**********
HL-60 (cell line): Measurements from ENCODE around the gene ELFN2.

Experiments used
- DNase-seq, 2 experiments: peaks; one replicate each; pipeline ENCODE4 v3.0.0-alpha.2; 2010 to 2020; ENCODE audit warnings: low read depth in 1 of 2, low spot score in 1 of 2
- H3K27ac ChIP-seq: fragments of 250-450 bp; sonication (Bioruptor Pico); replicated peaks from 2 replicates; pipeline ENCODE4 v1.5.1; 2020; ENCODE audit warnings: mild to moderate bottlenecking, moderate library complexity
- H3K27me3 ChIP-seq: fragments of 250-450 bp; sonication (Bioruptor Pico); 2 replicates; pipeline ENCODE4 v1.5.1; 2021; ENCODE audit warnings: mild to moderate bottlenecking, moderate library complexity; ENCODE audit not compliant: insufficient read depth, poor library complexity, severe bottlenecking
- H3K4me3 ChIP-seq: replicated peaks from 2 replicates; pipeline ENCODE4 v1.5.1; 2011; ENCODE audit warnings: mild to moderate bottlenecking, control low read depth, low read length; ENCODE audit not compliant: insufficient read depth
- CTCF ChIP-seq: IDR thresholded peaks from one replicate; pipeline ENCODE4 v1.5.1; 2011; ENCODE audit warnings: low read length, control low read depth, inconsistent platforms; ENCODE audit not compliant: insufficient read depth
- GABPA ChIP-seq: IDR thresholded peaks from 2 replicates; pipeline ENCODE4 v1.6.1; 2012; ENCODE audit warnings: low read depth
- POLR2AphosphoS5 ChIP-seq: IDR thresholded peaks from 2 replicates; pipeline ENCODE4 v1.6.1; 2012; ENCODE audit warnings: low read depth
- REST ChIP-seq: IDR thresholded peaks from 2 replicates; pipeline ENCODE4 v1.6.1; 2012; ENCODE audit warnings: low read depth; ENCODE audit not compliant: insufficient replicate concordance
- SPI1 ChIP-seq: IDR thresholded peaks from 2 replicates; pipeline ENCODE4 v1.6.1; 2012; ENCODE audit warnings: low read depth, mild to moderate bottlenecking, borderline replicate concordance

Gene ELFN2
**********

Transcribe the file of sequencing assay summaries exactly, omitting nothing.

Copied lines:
HL-60 (cell line): Measurements from ENCODE around the gene ELFN2.

Experiments used
- DNase-seq, 2 experiments: peaks; one replicate each; pipeline ENCODE4 v3.0.0-alpha.2; 2010 to 2020; ENCODE audit warnings: low read depth in 1 of 2, low spot score in 1 of 2
- H3K27ac ChIP-seq: fragments of 250-450 bp; sonication (Bioruptor Pico); replicated peaks from 2 replicates; pipeline ENCODE4 v1.5.1; 2020; ENCODE audit warnings: mild to moderate bottlenecking, moderate library complexity
- H3K27me3 ChIP-seq: fragments of 250-450 bp; sonication (Bioruptor Pico); 2 replicates; pipeline ENCODE4 v1.5.1; 2021; ENCODE audit warnings: mild to moderate bottlenecking, moderate library complexity; ENCODE audit not compliant: insufficient read depth, poor library complexity, severe bottlenecking
- H3K4me3 ChIP-seq: replicated peaks from 2 replicates; pipeline ENCODE4 v1.5.1; 2011; ENCODE audit warnings: mild to moderate bottlenecking, control low read depth, low read length; ENCODE audit not compliant: insufficient read depth
- CTCF ChIP-seq: IDR thresholded peaks from one replicate; pipeline ENCODE4 v1.5.1; 2011; ENCODE audit warnings: low read length, control low read depth, inconsistent platforms; ENCODE audit not compliant: insufficient read depth
- GABPA ChIP-seq: IDR thresholded peaks from 2 replicates; pipeline ENCODE4 v1.6.1; 2012; ENCODE audit warnings: low read depth
- POLR2AphosphoS5 ChIP-seq: IDR thresholded peaks from 2 replicates; pipeline ENCODE4 v1.6.1; 2012; ENCODE audit warnings: low read depth
- REST ChIP-seq: IDR thresholded peaks from 2 replicates; pipeline ENCODE4 v1.6.1; 2012; ENCODE audit warnings: low read depth; ENCODE audit not compliant: insufficient replicate concordance
- SPI1 ChIP-seq: IDR thresholded peaks from 2 replicates; pipeline ENCODE4 v1.6.1; 2012; ENCODE audit warnings: low read depth, mild to moderate bottlenecking, borderline replicate concordance

Gene ELFN2